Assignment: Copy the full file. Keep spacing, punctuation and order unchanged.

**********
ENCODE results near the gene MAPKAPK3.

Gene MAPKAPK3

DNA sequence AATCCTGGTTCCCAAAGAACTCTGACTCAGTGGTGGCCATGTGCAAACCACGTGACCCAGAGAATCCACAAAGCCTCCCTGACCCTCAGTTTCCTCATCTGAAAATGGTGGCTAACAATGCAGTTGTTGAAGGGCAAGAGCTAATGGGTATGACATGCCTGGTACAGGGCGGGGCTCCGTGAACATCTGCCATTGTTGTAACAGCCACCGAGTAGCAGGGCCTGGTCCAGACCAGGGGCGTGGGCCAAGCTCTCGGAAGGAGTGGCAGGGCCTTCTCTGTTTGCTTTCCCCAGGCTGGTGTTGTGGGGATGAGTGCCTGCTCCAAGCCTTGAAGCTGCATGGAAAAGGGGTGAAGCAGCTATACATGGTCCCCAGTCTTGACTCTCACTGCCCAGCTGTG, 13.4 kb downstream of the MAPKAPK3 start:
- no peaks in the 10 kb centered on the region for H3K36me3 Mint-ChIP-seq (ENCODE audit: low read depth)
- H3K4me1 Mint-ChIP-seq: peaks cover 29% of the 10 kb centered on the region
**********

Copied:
ENCODE results near the gene MAPKAPK3.

Gene MAPKAPK3

DNA sequence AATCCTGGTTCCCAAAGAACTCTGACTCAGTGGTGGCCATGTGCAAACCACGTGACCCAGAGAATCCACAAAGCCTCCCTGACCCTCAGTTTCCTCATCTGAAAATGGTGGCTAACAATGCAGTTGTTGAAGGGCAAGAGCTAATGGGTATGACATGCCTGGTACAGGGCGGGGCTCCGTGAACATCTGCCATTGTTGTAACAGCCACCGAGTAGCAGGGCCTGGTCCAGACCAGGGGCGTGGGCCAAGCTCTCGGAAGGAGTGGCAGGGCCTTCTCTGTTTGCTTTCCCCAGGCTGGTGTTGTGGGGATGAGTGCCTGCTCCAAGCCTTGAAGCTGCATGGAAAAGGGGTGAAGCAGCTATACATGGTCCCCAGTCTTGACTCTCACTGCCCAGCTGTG, 13.4 kb downstream of the MAPKAPK3 start:
- no peaks in the 10 kb centered on the region for H3K36me3 Mint-ChIP-seq (ENCODE audit: low read depth)
- H3K4me1 Mint-ChIP-seq: peaks cover 29% of the 10 kb centered on the region